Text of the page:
The carpet world is, in miniature, a faithful reflection of the larger human tide: scoundrels and geniuses, dilettantes and schemers, aesthetes and hoarders. This observation was relevant upon a recent appearance in the N.Y. trade of what hopefully, and erroneously was thought to be an important period carpet.
First in a poor, perspective cell phone photo, then shortly afterward in the flesh, the rug superficially appeared to be a 16th-17th century piece of Persian Safavid or Indian Mughal origin. What it was, however, was a not so clever interpretive copy, now raised to the dubious level of a fake.
About 6 1/2′ x 10′ in size, a quick look at the back revealed a very uniform, very worn look. The latter could only be produced by a careful sandful of the exposed knot nodes of the almost wholly depressed warp weave. The shortcut fringe had a high ply count, very uniform and India late 19c looking. It did not look Persian of the 16th century.
The border was giveaway: pairs of Peris (Persian angels) on a blue ground. It was a direct copy of the Safavid silk hunting carpet in Vienna. Made for shah Tahmasp about 1535 (before 1546 certainly) in Kashan and possibly designed by the esteemed miniaturist Sultan Muhammed No other period carpet from anywhere has this border. The prototype was first published in 1892 and hence, this piece cannot be earlier. Probably slightly later.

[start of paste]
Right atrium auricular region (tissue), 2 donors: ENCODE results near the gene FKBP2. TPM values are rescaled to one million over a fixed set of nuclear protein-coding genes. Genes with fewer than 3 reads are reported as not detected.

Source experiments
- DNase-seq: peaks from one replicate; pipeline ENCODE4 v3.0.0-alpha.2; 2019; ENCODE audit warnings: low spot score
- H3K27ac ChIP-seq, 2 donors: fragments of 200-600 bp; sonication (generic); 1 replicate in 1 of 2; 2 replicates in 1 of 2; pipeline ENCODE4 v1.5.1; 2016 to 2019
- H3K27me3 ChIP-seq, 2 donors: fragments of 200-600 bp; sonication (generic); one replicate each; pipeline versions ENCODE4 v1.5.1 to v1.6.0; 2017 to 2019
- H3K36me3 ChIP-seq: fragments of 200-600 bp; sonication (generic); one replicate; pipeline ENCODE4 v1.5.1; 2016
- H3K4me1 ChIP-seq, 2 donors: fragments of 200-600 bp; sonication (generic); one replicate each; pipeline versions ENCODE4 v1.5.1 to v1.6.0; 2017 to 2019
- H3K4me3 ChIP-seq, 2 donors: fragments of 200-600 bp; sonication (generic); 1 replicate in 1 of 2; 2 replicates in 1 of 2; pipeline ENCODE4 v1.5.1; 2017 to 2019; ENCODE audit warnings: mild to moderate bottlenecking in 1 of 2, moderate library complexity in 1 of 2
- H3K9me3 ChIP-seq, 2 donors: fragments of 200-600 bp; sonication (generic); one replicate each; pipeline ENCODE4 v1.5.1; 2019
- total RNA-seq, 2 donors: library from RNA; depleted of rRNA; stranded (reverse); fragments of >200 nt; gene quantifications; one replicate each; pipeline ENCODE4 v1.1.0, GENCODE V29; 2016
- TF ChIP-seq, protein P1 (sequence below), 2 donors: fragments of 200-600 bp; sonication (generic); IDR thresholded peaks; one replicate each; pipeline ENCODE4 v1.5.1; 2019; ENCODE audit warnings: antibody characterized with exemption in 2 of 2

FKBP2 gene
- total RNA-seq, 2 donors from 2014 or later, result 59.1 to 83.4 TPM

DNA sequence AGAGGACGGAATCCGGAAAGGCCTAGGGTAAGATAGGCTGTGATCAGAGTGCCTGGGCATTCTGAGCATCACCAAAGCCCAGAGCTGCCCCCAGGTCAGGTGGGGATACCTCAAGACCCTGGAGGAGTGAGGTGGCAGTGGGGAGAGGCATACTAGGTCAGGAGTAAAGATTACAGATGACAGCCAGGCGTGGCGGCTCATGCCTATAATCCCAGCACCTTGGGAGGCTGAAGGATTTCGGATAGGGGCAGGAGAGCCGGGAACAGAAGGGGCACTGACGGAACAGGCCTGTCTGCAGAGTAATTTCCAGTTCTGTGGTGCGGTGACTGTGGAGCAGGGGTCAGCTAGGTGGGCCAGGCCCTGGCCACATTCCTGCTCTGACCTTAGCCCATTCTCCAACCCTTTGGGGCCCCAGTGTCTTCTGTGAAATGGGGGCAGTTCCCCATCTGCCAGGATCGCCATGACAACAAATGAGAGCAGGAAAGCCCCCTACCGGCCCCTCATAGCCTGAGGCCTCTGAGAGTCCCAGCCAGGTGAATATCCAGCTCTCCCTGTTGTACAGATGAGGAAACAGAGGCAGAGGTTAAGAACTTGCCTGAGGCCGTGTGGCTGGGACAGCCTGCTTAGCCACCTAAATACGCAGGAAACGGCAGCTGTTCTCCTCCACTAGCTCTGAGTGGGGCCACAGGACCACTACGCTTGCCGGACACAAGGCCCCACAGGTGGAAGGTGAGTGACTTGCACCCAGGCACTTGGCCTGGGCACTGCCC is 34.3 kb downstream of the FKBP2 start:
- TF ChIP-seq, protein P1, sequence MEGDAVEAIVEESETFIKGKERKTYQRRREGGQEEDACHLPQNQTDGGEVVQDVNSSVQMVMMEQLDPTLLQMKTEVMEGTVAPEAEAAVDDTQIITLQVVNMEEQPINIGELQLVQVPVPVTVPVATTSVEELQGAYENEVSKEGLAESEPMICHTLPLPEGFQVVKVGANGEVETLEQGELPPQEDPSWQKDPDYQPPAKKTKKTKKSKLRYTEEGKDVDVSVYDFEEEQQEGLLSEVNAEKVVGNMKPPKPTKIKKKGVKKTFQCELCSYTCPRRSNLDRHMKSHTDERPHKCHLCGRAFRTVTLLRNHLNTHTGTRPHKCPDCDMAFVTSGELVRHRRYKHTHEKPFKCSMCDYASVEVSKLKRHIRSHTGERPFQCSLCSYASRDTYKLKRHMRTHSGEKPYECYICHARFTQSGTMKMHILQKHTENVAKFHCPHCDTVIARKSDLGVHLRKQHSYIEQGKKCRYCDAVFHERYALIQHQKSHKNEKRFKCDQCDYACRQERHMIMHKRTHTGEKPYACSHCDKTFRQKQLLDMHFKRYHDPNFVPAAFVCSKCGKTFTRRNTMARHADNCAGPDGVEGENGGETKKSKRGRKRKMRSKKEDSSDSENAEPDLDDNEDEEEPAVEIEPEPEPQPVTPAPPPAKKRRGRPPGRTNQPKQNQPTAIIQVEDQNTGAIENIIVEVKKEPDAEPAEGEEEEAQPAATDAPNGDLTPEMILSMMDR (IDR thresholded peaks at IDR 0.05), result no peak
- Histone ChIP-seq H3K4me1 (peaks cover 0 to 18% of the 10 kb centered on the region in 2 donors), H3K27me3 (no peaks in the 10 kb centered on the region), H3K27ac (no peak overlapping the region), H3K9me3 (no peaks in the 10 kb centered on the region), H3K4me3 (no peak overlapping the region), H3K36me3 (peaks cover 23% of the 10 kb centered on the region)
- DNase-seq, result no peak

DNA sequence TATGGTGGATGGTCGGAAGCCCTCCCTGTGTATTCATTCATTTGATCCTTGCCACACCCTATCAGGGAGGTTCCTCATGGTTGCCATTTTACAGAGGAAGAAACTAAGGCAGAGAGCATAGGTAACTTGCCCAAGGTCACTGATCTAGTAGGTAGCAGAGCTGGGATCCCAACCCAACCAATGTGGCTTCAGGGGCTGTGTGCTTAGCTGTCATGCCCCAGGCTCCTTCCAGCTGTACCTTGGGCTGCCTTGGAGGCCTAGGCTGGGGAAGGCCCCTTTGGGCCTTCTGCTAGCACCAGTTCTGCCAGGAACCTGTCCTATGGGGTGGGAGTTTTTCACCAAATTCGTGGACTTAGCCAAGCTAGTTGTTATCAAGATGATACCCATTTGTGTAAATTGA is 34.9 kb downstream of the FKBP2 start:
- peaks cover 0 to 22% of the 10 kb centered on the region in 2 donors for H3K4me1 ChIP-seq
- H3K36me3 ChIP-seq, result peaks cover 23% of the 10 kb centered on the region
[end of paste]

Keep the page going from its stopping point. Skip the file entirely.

The red filled displays a jungle and animal scene in a Mughal style of c.1595. The ground color was not deeply corroded as one would find on a lac dyed Mughal genuine piece. The pattern overall was a pastiche, a (not so) clever combination of authentic earlier designs.
The old and genuine repairs may have misled the vendor, but probably his imagination got the best of him. The price was reasonable, all too reasonable if the rug was authentic, but confiscatory for a not too attractive late 19th century Indo in rough shape. Probably British manufacturer, it was a pre-O.C.M creation. The carpet had been sent to a well known and knowledgeable collector who promptly recognized its true nature and returned it. The piece later appeared uptown with a major carpet gallery and the proprietor was enthusiastic when showing it off to the author. He had to be gently deflated. It needs to be sold as a decorative rug in period style for an inappropriate price: a red and blue old looking rug to be used and used up.
Who in the cast of characters are the vendor,the collector, the potential buyer, other shadowy enablers?